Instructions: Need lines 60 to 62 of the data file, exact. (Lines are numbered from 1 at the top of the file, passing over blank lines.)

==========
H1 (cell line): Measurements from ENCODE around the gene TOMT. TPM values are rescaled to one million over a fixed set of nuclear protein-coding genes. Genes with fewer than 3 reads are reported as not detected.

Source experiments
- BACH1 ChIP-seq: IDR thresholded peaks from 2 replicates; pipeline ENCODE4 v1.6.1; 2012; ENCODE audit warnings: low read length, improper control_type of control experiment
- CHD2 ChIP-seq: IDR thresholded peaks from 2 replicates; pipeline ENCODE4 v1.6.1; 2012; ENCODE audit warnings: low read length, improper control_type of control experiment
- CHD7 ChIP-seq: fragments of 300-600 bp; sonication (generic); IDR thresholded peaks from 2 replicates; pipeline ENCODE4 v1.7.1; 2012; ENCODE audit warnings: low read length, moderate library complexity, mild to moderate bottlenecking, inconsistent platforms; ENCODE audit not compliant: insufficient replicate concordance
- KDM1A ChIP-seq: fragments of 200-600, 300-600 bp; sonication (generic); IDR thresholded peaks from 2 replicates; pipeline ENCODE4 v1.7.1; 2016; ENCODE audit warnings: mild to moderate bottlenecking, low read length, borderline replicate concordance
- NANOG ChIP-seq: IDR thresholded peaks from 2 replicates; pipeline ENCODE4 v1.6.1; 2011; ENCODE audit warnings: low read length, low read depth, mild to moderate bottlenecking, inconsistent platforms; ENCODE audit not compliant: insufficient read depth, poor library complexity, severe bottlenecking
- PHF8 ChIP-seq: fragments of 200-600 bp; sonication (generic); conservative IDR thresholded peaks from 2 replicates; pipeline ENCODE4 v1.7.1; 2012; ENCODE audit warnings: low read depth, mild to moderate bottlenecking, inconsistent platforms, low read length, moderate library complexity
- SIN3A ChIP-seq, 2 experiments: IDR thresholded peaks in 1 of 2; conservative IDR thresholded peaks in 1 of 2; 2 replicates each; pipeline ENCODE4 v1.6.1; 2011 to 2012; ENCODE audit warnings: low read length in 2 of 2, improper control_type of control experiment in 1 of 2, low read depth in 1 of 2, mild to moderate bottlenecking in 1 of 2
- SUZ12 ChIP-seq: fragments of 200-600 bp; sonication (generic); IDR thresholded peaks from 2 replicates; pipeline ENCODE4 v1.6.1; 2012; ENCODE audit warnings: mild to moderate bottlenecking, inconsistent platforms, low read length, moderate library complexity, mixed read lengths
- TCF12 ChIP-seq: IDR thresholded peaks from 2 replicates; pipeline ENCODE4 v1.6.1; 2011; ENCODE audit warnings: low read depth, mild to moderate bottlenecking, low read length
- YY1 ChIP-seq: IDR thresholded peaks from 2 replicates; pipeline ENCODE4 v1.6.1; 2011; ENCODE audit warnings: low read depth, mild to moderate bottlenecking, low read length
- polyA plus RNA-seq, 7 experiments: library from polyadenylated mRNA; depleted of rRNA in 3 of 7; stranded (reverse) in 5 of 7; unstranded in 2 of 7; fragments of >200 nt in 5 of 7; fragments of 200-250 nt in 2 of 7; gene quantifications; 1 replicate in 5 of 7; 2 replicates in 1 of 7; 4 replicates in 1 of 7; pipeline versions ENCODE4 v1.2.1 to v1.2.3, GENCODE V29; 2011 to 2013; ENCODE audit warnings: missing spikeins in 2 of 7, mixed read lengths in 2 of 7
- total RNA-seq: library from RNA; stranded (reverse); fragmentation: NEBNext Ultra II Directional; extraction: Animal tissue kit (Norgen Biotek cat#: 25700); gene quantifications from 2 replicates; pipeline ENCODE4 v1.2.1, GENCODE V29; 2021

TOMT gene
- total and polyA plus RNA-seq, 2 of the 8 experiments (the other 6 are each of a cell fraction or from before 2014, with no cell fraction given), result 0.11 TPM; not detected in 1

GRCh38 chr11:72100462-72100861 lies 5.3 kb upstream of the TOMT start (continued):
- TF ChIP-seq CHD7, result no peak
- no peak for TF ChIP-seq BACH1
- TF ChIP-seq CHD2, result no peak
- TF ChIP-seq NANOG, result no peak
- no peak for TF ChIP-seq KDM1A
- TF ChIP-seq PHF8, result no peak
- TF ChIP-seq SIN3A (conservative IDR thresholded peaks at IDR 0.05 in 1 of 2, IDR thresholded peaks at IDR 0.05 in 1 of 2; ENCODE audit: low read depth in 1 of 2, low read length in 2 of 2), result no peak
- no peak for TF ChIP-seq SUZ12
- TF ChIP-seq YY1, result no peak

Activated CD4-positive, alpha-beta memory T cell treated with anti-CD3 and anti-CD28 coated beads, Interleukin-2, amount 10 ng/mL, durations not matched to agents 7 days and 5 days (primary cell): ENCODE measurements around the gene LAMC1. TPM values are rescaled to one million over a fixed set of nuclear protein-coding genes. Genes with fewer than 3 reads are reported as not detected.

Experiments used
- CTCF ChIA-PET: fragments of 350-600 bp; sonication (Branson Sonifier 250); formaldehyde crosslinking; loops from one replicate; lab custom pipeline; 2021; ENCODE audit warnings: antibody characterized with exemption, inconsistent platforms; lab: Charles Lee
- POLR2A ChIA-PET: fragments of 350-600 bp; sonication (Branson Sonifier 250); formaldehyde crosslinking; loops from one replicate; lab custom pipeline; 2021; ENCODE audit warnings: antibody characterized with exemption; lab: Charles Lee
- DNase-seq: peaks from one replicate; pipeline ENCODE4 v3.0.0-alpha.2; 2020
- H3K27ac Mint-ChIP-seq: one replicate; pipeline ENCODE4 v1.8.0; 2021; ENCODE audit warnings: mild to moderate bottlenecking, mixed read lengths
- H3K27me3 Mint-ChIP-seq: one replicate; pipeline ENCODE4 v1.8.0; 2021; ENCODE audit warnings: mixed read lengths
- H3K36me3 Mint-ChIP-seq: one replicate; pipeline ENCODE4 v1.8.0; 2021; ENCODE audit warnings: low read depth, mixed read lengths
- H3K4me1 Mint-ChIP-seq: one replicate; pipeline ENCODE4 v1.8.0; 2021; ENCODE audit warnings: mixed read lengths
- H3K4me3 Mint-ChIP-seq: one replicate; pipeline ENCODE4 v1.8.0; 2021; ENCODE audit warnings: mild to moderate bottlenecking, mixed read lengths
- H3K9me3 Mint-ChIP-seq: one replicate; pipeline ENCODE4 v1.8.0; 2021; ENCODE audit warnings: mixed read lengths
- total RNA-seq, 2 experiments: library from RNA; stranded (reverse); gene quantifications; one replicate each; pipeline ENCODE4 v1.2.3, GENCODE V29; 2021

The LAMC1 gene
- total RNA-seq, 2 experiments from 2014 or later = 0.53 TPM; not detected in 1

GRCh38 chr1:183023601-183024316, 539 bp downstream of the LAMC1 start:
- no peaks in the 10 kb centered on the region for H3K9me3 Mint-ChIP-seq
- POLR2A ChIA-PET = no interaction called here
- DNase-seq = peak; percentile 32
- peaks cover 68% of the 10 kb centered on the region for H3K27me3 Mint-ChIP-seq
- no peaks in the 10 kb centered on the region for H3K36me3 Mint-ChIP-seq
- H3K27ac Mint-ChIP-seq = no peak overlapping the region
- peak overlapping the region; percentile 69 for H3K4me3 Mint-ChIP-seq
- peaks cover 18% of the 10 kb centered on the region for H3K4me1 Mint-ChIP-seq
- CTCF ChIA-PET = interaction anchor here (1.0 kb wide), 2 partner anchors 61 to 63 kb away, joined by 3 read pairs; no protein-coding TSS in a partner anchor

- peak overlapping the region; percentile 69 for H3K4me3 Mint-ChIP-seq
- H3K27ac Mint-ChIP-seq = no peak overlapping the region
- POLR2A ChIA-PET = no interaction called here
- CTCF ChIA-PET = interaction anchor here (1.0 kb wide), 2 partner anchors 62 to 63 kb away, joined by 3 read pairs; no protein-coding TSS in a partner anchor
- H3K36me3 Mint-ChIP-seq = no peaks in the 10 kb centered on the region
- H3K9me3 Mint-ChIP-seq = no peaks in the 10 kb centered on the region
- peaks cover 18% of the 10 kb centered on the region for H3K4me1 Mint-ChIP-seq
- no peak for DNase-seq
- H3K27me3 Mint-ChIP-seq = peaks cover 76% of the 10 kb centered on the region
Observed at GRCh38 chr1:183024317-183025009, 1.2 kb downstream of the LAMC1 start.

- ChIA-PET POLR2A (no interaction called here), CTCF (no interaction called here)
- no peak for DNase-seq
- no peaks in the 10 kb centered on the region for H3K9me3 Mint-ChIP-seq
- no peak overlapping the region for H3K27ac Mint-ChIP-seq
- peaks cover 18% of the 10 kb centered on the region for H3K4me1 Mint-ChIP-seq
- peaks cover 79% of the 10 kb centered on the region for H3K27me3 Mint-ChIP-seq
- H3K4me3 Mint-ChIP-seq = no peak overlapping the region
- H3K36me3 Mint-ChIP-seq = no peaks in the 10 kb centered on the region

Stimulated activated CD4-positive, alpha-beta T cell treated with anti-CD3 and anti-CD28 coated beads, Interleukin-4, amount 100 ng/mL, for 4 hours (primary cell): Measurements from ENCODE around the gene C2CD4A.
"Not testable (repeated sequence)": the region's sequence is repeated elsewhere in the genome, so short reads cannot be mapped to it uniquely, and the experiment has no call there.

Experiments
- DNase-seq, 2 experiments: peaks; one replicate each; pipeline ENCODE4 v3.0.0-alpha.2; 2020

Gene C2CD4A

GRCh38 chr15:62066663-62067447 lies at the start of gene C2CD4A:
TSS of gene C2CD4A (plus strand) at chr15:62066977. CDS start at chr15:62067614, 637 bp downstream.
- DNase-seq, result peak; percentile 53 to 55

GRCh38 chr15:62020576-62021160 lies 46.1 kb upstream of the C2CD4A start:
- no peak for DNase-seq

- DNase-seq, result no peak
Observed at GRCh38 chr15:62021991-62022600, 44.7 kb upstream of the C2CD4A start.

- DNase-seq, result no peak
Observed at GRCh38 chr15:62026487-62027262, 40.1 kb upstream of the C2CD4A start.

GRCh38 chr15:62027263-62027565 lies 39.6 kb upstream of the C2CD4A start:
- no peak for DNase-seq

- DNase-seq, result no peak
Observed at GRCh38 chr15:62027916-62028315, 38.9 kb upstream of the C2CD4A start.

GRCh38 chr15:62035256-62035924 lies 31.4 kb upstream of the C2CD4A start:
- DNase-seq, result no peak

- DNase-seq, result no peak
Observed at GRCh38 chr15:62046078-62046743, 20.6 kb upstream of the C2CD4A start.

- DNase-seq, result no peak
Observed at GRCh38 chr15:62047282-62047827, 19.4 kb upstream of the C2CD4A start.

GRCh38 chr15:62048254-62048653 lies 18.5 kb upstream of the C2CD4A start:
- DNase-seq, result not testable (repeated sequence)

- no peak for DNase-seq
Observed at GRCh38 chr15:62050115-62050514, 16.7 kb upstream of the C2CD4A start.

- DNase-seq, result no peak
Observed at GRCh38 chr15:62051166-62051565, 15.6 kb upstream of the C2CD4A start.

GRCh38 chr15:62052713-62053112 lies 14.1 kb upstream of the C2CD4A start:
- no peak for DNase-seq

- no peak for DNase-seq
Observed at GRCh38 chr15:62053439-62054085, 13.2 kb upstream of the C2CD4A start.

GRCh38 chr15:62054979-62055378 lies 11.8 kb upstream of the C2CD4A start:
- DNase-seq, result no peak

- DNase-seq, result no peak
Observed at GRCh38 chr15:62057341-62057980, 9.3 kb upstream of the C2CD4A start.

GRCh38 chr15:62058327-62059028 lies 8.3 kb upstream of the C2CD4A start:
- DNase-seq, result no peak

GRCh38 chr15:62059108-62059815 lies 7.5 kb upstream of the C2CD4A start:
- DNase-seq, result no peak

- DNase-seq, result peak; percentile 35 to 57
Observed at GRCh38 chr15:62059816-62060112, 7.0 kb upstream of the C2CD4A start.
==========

Observed at GRCh38 chr1:183024317-183025009, 1.2 kb downstream of the LAMC1 start.

- ChIA-PET POLR2A (no interaction called here), CTCF (no interaction called here)
- no peak for DNase-seq